|Type||Subsidiary of BHP Billiton|
|Products||nickel, copper, uranium|
|Revenue||245 million AUD profit (2003)|
WMC Resources Limited was an Australian diversified mining and fertilizer company formerly listed on the Australian Stock Exchange. WMC was an acronym for Western Mining Corporation. It was delisted on 29 June 2005 following a successful takeover by BHP Billiton. It had three main businesses:
- A nickel mining and processing business in Western Australia.
- A copper and uranium mine at Olympic Dam in South Australia. In 2005, this mine was estimated to contain 33% of the world's known uranium reserves.
- A fertilizer production business in Queensland, which became known as Southern Cross Fertilisers following the BHP Billiton takeover; as well as Hi Fert, a blending and distribution network supporting Australia's eastern states. BHP Billiton sold Southern Cross Fertilisers to Incitec Pivot Limited in May 2006 and Hi Fert to a joint venture of Elders and AWB on 5 December 2005. 
- In 2004, the company was investigating a new titanium dioxide mineral sands mine (Corridor Sands Limitada) near Chibuto in Mozambique.
The company traced its roots back to 1933 as a gold mining company in Kalgoorlie, Western Australia. The company's final corporate structure before takeover was formed in 2003 by a demerger that split off the aluminium operations to form Alumina Limited, separate from what was to be known as WMC Resources (with a separate ASX code of WMR).
In 2003, the company made a profit of 245 million Australian dollars, on assets of approximately 4000 million AUD.
The last Chief Executive Officer of the independent company was Andrew Michelmore, and the board was chaired by Tommie Bergman and Executive Directors included Mr Michelmore and Alan Dundas. A notable previous CEO, from 1990 to 2003, was Hugh Morgan, a politically vocal CEO who spoke out about the power of trade unions, criticised the Mabo decision and native title more generally, and supported a number of other right-wing causes. Most influentially, Morgan was a member of the "greenhouse mafia," central to the campaign to prevent the Federal Government ratifying the Kyoto Protocol, or taking actions to cut emissions (in collaboration with Ray Evans, WMC Executive Officer, 1982-2001).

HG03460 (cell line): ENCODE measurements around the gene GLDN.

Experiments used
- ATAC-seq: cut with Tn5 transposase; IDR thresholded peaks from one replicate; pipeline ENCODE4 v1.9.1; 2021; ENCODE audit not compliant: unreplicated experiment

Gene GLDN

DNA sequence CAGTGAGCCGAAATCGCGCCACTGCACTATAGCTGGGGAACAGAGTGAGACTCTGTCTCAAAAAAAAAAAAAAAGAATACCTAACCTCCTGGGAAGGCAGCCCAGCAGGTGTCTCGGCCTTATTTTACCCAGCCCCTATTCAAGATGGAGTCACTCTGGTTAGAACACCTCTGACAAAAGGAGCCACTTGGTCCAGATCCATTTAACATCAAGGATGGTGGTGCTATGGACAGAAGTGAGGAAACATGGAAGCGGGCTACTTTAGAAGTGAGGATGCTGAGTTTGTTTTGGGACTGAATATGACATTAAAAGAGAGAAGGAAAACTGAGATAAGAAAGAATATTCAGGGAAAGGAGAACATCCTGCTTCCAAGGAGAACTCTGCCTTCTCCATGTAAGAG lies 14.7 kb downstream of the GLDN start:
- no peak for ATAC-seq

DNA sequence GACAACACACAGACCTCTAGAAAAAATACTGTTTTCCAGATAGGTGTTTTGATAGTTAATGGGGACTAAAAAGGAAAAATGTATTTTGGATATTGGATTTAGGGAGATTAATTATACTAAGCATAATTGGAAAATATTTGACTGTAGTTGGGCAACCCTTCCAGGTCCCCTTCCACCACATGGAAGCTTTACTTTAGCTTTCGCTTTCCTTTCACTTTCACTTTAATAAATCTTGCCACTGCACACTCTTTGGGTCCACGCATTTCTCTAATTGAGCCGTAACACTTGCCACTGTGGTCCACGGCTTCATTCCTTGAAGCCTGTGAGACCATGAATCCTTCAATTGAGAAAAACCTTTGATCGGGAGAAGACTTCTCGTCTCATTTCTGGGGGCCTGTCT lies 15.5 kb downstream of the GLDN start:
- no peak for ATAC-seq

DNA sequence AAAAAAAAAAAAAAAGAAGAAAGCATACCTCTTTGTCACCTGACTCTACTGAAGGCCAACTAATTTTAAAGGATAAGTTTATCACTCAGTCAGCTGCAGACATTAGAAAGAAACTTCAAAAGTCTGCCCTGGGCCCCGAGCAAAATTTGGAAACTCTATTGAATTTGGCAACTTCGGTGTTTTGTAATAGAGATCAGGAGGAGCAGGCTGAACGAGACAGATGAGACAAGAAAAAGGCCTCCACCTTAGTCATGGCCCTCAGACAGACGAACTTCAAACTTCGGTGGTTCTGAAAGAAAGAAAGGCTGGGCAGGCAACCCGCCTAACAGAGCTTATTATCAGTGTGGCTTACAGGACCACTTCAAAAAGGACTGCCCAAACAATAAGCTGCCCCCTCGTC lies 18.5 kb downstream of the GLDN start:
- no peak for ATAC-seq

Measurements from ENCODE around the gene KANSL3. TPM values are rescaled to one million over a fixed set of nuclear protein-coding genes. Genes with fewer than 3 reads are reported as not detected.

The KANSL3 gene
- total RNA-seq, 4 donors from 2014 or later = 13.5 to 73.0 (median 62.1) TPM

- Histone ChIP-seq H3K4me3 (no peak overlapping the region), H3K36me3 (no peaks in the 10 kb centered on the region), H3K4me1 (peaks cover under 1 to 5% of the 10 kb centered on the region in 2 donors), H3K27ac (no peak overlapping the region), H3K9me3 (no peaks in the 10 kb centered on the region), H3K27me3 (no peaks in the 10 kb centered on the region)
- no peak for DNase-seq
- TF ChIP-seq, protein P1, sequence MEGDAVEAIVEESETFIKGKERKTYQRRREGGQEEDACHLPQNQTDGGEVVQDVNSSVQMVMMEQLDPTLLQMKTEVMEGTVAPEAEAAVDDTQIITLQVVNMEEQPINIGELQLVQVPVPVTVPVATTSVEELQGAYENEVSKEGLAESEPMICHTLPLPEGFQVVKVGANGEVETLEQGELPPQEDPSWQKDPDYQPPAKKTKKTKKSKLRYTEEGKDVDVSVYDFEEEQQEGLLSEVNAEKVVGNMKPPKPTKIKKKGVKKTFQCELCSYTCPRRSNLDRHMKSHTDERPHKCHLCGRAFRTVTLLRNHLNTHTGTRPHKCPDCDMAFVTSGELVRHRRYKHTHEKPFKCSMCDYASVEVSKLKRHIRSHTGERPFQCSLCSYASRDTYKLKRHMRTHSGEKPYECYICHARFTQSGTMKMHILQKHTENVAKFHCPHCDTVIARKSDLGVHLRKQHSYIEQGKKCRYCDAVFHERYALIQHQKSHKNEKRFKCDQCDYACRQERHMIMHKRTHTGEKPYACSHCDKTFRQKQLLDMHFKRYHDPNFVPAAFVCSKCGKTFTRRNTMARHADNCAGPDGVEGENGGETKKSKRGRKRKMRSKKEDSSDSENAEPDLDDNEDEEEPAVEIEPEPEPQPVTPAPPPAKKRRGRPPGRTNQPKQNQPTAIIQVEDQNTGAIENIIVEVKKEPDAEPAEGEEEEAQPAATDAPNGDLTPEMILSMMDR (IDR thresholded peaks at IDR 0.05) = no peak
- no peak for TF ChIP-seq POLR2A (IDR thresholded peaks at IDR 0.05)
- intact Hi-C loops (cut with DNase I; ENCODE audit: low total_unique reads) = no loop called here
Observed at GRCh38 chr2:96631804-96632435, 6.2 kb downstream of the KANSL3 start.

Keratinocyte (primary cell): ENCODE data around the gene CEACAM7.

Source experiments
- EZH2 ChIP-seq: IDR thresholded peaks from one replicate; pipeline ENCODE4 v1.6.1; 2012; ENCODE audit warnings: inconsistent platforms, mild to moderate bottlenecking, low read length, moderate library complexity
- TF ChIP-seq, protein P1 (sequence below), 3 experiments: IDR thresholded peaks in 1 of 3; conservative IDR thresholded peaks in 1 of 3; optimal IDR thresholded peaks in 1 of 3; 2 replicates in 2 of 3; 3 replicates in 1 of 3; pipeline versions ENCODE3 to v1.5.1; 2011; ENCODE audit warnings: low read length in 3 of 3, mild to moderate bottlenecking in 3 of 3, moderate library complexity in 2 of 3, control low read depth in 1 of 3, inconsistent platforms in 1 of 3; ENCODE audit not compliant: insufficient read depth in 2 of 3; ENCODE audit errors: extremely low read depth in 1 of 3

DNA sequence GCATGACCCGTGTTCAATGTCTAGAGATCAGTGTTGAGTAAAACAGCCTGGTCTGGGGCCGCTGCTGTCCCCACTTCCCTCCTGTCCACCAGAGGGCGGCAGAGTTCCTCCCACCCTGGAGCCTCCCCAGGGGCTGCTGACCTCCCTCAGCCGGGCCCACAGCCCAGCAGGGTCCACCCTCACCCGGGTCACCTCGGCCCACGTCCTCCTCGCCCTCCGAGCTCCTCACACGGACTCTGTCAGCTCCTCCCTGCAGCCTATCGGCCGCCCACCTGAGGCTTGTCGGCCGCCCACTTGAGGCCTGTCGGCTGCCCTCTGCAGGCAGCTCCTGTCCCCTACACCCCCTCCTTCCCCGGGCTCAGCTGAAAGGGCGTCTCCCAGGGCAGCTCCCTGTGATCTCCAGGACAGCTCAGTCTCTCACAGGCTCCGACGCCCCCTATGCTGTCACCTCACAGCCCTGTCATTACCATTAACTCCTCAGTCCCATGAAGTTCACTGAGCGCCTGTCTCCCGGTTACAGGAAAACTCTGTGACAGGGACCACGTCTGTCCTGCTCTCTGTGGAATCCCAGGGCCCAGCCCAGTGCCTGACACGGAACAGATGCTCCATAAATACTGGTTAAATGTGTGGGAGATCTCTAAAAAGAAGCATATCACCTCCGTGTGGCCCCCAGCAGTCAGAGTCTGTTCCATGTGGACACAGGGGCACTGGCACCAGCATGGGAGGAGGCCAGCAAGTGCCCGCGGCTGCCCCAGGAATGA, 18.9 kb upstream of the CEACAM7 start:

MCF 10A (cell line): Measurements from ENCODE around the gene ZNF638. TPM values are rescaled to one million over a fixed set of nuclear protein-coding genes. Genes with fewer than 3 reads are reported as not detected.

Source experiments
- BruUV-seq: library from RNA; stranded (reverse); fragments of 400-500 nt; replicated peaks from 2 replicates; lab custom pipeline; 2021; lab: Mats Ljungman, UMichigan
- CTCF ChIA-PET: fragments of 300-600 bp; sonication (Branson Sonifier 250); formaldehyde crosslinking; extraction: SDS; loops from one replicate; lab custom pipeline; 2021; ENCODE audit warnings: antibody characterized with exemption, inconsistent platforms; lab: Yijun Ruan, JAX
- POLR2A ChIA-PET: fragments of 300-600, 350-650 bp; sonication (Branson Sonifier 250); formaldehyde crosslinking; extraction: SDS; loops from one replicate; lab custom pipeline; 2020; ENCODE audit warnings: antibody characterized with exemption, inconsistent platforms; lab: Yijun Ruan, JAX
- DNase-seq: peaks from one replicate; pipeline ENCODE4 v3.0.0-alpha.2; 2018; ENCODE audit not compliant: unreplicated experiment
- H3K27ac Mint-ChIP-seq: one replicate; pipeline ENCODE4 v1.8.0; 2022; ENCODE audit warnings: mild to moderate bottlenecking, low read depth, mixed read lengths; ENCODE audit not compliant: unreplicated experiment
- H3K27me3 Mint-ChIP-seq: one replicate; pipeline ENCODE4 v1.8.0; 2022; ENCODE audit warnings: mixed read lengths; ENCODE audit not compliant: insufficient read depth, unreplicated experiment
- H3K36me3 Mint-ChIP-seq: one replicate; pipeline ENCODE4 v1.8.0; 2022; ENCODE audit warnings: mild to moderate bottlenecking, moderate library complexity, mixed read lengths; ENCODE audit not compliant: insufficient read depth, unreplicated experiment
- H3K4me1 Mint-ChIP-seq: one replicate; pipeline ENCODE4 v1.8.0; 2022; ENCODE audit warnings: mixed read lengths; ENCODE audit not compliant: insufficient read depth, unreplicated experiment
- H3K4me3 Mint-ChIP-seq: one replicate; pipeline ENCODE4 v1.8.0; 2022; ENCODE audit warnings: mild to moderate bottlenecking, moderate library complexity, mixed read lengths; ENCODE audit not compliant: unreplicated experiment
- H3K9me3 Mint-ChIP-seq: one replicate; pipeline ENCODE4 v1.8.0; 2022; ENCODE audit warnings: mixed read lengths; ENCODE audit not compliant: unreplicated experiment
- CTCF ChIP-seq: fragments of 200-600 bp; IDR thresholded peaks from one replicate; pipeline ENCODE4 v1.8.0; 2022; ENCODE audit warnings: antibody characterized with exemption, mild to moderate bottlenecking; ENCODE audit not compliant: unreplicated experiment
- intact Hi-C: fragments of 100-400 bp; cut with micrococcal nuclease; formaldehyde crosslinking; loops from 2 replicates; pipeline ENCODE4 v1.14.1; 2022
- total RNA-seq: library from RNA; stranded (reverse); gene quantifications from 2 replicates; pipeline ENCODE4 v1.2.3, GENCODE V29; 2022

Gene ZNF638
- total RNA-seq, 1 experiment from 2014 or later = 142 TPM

In December 2004, Xstrata, a Swiss mining company, announced a takeover offer for the company. In February 2005, the WMC board recommended that shareholders reject the offer. The government did not object to the takeover through the Foreign Investment Review Board, however a number of people (including members of the Government) expressed concerns due to the economic (and strategic) importance of the Olympic Dam resources, and the reputation of Xstrata and its major shareholder, Glencore.
The Xstrata takeover offer lapsed after a higher offer was made by BHP Billiton, with support from the WMC Resources board. On the afternoon of 3 June 2005, about 6 hours before the BHP Billiton takeover offer was due to close, it was announced that 55% of the shares had accepted the offer. This automatically (according to Australian Corporations law) extended the offer period by another 14 days to 17 June. BHP Billiton had gained control of the company. On the afternoon of 17 June 2005, BHP Billiton announced that it had achieved 90.5% ownership, and would proceed to compulsory acquire the remaining shares.
As a result of the takeover, most of the board and the CEO resigned, to be replaced by BHP Billiton appointees. BHP Billiton Executive Director Mike Salamon took over the position of Chairman of the board, and Chris Campbell took over as interim CEO. Subsequently, the company name has been replaced by the BHP Billiton corporate identity, and a significant name in Australian mining history ceased to be used.
- [dead link]
- "Hi Fert Change in Ownership" (PDF) (Press release). Hi Fert. 2005-12-05. Retrieved 2006-06-20.
- Hamilton, Clive (2007). Scorcher: the dirty politics of climate change. Black Inc. Agenda. ISBN 978-0-9775949-0-0.
- BHP Billiton Wins Control of WMC With A$9.2 Bln Bid (Update4)
- End of the line for WMC
- WMC Corporate website - source of much material for this article
- Australia's Uranium
- Xstrata's WMC takeover page
- BHP Billiton's website